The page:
Previously, we’ve looked at how prenups work in California and discussed ways in which they can help strengthen a new marriage by ensuring that both parties are on the same page. While more and more newlyweds have been turning to prenups, there are limitations in how they can be implemented or enforced.
Today, we want to spend some time looking at these limitations and constraints. Below are some of the main terms, conditions, and stipulations that cannot be included or enforced via a prenup.
Child Custody or Support Arrangements
Child support/custody arrangements cannot be worked out via a prenup. These matters are under the purview of the family law courts and must be assessed/determined if and when divorce takes place. Even in cases where both parents see eye to eye, the courts still have to review the proposed custody/visitation arrangement and approve it.
Waivers or Denials of Alimony
As per the Uniform Premarital Agreement Act, an individual in California can waive their right to alimony or spousal support but only under certain circumstances. Courts can refuse or strike down this provision in cases where there is a large wealth gap, one spouse has a more limited earning potential, and in other instances where denying alimony would be considered “unconscionable.”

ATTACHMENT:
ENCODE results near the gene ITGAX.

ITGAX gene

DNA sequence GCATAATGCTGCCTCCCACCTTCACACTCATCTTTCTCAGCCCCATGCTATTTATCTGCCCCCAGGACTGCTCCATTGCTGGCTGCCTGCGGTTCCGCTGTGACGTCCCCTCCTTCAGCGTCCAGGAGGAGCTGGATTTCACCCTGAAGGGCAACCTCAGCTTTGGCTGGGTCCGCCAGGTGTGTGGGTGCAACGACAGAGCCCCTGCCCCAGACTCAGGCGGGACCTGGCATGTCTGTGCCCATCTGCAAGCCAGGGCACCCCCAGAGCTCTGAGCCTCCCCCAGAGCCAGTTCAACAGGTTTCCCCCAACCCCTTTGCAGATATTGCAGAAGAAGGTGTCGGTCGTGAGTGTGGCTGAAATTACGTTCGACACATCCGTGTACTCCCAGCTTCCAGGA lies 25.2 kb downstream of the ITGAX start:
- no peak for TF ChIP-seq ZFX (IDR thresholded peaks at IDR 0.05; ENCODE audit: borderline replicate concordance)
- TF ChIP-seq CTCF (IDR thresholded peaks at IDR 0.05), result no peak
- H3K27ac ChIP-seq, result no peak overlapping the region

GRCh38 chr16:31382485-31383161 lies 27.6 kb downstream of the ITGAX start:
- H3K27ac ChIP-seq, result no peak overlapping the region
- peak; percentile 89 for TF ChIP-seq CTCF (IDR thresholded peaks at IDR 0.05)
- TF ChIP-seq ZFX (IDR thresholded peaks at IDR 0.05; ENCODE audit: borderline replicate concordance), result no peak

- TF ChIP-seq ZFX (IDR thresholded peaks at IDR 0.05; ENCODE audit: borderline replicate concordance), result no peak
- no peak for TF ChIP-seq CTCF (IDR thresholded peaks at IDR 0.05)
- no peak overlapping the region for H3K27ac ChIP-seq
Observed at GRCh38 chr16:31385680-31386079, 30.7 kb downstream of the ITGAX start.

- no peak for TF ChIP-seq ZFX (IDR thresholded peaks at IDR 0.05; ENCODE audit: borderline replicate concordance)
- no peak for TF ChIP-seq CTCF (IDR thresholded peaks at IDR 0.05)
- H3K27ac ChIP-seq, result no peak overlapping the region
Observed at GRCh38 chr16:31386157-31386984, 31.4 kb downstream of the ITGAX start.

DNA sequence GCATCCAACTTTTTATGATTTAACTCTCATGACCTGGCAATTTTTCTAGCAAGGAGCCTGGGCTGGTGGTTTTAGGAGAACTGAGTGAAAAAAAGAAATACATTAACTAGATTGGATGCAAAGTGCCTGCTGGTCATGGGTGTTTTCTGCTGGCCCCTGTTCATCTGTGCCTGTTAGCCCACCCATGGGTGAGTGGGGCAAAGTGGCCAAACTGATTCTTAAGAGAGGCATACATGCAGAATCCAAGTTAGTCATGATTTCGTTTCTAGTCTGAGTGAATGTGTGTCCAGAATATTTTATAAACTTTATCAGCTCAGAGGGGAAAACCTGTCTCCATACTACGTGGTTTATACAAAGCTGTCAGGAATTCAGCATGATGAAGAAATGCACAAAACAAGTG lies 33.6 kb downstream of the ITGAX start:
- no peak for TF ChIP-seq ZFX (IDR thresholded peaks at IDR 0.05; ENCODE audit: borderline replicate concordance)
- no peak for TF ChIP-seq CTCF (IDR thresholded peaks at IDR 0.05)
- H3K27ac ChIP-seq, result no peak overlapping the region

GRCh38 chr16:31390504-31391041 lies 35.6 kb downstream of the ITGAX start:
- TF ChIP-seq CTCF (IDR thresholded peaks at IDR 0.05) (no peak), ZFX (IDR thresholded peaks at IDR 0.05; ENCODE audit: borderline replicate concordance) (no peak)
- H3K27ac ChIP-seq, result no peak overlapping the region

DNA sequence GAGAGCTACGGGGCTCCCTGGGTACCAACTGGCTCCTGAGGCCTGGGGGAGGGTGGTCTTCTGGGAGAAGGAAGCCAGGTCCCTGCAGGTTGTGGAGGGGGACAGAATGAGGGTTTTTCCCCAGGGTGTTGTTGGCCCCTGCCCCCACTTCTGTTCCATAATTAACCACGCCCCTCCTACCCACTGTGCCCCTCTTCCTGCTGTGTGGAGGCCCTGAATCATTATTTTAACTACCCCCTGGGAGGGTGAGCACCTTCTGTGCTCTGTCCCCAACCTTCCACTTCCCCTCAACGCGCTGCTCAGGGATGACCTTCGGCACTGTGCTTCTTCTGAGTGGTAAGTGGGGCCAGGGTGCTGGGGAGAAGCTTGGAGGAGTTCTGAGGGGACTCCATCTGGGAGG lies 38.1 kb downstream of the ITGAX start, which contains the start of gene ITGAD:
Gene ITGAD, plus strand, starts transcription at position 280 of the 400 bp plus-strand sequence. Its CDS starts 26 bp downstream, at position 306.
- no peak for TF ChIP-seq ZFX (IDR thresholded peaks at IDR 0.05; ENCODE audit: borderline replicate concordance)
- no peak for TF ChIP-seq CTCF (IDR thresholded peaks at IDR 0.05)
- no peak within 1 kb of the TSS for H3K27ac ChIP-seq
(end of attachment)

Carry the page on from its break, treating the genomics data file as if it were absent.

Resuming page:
Provisions involving Illegal or Criminal Matters
Anything involving illegal matters or affairs, whether this involves fraud, tax evasion, or any form of criminal activities, will instantly compromise the entire prenup. The courts could set part of it aside, or even the entire thing, if they have reason to believe that illegal or criminal matters made their way into your prenup.
Provisions involving Personal Matters
Prenuptial agreements are primarily meant to deal in financial matters, not interpersonal ones. Thus, you cannot use a prenup to negotiate things such as who does what chores, how child rearing duties are assigned, attempt to dictate the nature of relationships with certain relatives, and more. If any of this is included in the prenup, the courts will be unable and unwilling to enforce any of it.
Learn More By Reaching Out to an Experienced CA Family Law Attorney
As you might see, prenups aren’t entirely straightforward affairs. As long as you keep the focus on financial matters however, it can be easier to navigate them. That said, you’ll want to consult with an experienced legal professional as you work to draft your prenup to ensure it is sound and enforceable.
Learn about how we at the Law Offices of James P. White can help with this, or with any other matter relating to family law. Call us at 925-271-0999 today to book a free initial consultation.